Greetings from Palmia Observatory
First up, let's update the calendar for the upcoming AAS DDA (Division of Dynamic Astronomy) 52nd meeting which runs from May 17-21, 2021.
This is a technical meeting so be ready for study and looking up terms and concepts that are not directly on the the tip of your tongue. See you there and if you haven't signed up yet, check out the details at: https://aas.org/meetings/dda52
|Upcoming DDA 52nd meeting will be held online (Source: https://aas.org/meetings/dda52)|
The big news for night sky observing, here in the city lights of OC, was the passage, high overhead, of the latest batches of Starlink satellites. Each Starlinks launch is made up of a batch of 60 satellites which are arranged in a straight line and are eventually boosted into their final operating orbit. Heavens Above prediction was excellent for location and observing time. Next time I want to use a shorter focal length, something like 18mm or maybe 15mm to get more of the satellites in the frame at the same time.
This photo shows some of the satellites. The overhead passage was quite spectacular with naked eye observing and the dim dots of light showed up as a string of pearls as they marched across the sky. When the satellites are boosted to their higher, operational elevation they will not be visible for naked eye observing.
|Some Starlinks satellites, DSLR, 38mm, 1/4 second (Source: Palmia Observatory)|
In addition to watching for Starlink satellites, we followed the preparation and eventual test hop of Starship SN15 prototype from Boca Chica. Here we see the Starship after successfully completely a test, even though there was a small fire at the end of the landing. The fire was extinguished and looks fine.
|Starship SN15 makes soft landing and ignites a small fire (Source: NASASpaceflight.com)|
We wanted to be some of the spectators for this test hop but couldn't fit it into our schedule. Here you see a lot of visitors just enjoying the beach on South Padre Island and watching the launch from six miles away. This observing site looks ok, although there were a lot of low clouds, but for me, I would prefer to be up in one of the high rise hotel balconies, sipping on a margarita, while waiting for the launch!
|Some SpaceX spectators on South Padre Island (Source: NASASpaceflight.com)|
In other SpaceX news, the crew members of the upcoming all-civilian orbital flight of the Dragon spacecraft have been selected and ready for training. The crew members were selected by a lottery in recognition of raising charity funds for St. Jude Children's Hospital. The multi-day orbital flight was purchased by Jared Isaacman, who earned billionaire status for developing an internet payment company. Jared then selected the other three volunteers to go on the ride with him. Hmm, if you won the lottery to ride in the capsule would you go ahead with it?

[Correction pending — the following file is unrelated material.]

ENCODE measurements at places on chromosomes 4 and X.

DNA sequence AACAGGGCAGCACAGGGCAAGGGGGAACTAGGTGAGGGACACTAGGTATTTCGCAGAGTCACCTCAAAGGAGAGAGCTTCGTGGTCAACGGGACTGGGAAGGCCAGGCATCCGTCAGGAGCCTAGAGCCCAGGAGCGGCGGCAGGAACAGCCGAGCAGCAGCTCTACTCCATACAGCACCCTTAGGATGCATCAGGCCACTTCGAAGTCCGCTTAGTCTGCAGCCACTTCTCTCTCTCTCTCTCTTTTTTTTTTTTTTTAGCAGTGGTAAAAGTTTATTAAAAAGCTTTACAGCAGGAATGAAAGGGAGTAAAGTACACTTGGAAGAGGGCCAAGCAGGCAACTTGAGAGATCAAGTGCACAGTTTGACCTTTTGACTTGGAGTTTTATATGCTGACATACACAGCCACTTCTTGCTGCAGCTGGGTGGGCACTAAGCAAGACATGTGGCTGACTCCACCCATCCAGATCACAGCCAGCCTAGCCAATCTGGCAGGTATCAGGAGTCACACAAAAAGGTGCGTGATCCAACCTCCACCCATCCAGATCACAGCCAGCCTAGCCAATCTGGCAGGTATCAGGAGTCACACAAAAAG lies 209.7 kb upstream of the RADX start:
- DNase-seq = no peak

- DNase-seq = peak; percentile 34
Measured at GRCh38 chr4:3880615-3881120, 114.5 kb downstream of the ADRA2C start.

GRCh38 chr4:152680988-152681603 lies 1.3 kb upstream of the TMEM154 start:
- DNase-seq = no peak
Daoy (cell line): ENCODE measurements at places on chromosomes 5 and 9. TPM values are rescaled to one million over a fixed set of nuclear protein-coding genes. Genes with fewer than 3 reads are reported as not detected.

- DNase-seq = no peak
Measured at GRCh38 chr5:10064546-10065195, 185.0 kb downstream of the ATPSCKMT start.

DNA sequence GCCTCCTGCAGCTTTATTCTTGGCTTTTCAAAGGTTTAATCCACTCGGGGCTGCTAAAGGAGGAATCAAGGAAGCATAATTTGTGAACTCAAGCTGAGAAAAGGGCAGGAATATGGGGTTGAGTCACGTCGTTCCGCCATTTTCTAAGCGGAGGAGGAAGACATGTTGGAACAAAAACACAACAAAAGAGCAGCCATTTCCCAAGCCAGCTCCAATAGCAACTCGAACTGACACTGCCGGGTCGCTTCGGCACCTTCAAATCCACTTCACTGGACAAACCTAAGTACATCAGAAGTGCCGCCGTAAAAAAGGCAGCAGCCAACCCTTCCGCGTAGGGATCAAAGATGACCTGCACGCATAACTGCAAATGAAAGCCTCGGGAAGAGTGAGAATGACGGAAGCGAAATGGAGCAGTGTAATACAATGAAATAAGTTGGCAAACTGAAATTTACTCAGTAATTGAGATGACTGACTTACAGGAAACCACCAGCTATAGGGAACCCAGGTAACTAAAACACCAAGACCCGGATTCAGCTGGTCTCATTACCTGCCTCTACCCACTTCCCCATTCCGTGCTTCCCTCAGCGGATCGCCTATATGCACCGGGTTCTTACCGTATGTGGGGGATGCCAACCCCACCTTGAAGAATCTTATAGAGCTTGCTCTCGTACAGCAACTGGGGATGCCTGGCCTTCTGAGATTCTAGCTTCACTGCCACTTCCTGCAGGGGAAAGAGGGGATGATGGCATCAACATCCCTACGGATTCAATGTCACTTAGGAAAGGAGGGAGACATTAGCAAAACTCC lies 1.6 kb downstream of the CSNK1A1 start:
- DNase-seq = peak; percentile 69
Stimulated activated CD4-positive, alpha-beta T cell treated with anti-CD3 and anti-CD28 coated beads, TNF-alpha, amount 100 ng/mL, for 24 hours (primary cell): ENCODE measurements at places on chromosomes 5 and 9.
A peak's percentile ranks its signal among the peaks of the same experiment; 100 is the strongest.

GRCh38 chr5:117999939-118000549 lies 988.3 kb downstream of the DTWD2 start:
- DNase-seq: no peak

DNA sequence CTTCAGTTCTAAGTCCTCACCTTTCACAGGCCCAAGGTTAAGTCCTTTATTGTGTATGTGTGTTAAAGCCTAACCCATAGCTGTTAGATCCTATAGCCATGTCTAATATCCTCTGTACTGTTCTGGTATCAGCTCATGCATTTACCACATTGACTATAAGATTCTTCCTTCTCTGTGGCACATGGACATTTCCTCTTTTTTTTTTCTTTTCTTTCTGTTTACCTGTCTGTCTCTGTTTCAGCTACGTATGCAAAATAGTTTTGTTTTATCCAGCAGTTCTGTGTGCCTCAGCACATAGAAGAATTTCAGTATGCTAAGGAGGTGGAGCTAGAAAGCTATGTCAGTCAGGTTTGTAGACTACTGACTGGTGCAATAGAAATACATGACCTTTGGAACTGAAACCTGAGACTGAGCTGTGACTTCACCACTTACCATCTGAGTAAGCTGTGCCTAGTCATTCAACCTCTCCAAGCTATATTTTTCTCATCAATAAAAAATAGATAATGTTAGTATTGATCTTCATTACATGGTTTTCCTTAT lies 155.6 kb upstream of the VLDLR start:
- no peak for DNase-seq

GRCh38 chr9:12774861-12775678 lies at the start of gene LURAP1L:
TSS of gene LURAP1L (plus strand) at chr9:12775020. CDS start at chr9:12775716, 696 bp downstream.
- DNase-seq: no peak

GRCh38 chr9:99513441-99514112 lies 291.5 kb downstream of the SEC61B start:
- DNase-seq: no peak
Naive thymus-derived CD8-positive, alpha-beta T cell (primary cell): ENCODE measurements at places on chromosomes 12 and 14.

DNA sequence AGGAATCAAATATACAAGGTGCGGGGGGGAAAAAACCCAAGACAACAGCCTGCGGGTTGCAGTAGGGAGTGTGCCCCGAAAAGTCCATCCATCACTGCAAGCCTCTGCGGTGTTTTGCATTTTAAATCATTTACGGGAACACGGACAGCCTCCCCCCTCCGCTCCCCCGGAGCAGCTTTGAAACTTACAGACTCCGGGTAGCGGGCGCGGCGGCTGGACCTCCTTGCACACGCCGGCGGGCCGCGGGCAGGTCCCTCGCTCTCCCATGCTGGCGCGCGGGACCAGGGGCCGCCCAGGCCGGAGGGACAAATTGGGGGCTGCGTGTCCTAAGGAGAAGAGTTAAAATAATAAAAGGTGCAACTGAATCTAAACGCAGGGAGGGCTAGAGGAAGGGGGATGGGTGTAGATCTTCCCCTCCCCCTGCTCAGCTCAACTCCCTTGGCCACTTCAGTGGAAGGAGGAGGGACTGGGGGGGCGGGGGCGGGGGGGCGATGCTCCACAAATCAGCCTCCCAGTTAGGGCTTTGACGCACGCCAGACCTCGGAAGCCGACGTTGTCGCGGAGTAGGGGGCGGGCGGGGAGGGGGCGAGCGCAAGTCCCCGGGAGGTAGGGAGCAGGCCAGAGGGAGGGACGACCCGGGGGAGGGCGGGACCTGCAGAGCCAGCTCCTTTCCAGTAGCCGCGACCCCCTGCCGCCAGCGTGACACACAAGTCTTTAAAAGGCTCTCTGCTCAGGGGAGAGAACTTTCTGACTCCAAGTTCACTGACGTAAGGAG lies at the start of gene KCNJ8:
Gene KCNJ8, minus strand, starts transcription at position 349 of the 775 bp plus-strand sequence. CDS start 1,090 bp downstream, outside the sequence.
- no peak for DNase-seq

|The four civilian crew for Inspiration 4 (Source: SpaceX)|
This week's lecture presented by the Simons Foundation was given by Professor Paul Steinhardt, Princeton University. Steinhardt has been developing alternative theories to inflation for several years. He contends that inflation, although it seems to solve many of the problems with the big bang cosmology, is itself without an explanation or theory as to how it started or how it ends. He has been developing the idea of cyclical universes and colliding branes.
Now he introduces us to the "bouncing cosmology" model to explain the observed effects from the CMB onward without introducing the idea of inflation.
|Take the Big Bang out of the Big Bang Theory (Source: Paul Steinhardt, Simons lecture)|
The bouncing cosmology model is supposed to explain the actual measurements without the problems with inflation. I didn't understand all of the details. I did recognize that many physicists realize the problems with inflationary theory at the same time as understanding how it was used to solve some of the major problems in cosmology, like the observed flatness of the universe. A key part of the problem which he hopes to solve is how the universe started off in a low entropy condition when theories of quantum gravity indicate high entropy conditions. My own studies include tracing the degree of entropy from the big bang to evolution of galaxies to the formation of black holes and their eventual evaporation.
|Bouncing cosmology as better fit than inflationary models (Source: Paul Steinhardt, Simons lecture)|
So the bouncing cosmology model posits a "slow contraction", whatever that means, which then transitions to the equivalent big bang, without a singularity and without the need for inflation. I kind of like the idea because the idea of a big bang just springing from a singularity has its own problems. But, I don't understand how all of it is supposed to work. If you want to dig more into the details, go to the Bouncing Cosmology website at: https://bouncingcosmology.com/ or https://paulsteinhardt.org/bouncing-cosmology/
|Bouncing cosmology and slow contraction model (Source: Paul Steinhardt, Simons lecture)|
Finally, I don't know about you, but my sense is that my automobile dashboard is really lonely. Normally, that is before the pandemic, I would have gathered 4-5 university parking lot coupons per week. So, you can imagine that after a while there we be a big pile of coupons building up until I finally decided to clean them all out and get ready for the next batch to start to arrive. But now, I too miss all of the in person encounters and now without seeing a parking coupon for over a year now, even the car is missing out! Is your dashboard feeling lonely?
|Lonely automobile dashboard misses all the parking lot coupons (Source: Palmia Observatory)|
Until next time, here from our burrow, stay safe, as we recover more of our freedom,